For the last few months, I've been talking about various aspects of job-hunting. But what do you do if you can't find a job? OK, you can start with cutting your budget to the bone and applying for public assistance programs if you are eligible. But what next? Well, as with many things, the short answer is: It depends. On what, you may ask? Here's what I came up with:
Are you currently unemployed, underemployed, or employed and just looking for a better opportunity?
Do you have any debt? How much? What kind (a mortgage, consumer debt, student loans)?
How big is your emergency fund? Do you have any other liquid reserves?
Do you have a significant other or other loved ones (including parents or adult children) who are currently earning and/or with whom you can share expenses?
To pick randomly from the list above, an unemployed person with no debt and a beefy online savings account who is married to a high-earner living in Small Town, USA may actually be in a better situation than someone with a full-time job, lots of debt, and no emergency fund who is single and stuck in a lease on a one-bedroom apartment in Manhattan.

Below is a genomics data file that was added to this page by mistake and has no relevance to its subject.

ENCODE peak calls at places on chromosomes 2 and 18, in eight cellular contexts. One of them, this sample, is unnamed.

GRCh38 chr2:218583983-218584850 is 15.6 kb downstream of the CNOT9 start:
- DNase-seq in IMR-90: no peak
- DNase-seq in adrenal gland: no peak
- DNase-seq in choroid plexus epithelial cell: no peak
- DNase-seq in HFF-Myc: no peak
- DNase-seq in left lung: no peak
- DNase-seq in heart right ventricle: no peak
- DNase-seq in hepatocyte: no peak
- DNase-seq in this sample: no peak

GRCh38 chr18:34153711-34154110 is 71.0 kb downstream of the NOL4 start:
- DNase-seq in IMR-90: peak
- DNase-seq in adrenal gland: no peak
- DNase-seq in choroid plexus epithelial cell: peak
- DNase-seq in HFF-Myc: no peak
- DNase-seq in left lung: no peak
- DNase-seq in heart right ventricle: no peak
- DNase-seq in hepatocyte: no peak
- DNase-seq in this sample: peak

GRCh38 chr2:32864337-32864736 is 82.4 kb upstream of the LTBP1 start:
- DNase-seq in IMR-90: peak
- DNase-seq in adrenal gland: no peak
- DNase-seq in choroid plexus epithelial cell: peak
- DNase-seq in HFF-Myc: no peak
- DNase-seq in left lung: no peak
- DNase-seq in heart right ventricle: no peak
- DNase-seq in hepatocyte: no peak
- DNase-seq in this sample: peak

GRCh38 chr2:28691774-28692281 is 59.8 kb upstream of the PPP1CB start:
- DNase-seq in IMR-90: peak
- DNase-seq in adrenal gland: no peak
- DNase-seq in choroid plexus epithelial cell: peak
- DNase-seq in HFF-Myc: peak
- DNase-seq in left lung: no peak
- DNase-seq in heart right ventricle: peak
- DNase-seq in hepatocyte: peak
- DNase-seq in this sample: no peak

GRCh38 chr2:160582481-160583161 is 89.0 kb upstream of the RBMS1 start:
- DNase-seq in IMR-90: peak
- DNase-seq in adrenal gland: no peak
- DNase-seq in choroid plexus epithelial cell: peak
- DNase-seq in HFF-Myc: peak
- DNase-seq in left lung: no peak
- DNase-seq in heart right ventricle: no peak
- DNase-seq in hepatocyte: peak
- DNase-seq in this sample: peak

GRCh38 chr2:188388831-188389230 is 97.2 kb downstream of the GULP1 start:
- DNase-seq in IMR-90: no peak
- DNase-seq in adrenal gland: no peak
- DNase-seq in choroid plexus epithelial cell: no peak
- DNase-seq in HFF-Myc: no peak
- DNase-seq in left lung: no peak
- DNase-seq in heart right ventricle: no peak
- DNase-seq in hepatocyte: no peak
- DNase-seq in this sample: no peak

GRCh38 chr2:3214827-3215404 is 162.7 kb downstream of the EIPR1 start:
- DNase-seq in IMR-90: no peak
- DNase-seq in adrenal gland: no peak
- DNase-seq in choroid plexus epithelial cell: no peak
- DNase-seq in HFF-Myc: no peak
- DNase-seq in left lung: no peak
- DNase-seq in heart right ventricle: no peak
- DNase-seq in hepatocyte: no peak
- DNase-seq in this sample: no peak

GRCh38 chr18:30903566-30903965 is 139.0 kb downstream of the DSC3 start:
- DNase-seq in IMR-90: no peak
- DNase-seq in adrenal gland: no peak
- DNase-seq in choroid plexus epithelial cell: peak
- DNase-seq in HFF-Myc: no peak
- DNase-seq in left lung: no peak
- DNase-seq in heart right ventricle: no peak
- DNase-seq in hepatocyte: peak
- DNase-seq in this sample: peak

Everyone's situation is different, so take my suggestions on what to do if you can't find a job with a grain of salt (and a side of no judgment). That said, here are some strategies for those who are wondering if the recession is over, where are the jobs?
1. If you are underemployed or employed but unhappy, keep the job you have.
If you currently have a job, it may be a good idea to stay there until you find something else. Not only is it better to have some money coming in than none, having a gap on your résumé may make you less competitive in some employers' eyes. Additionally, the more financially squeezed you are, the less likely you are to negotiate when you are offered something.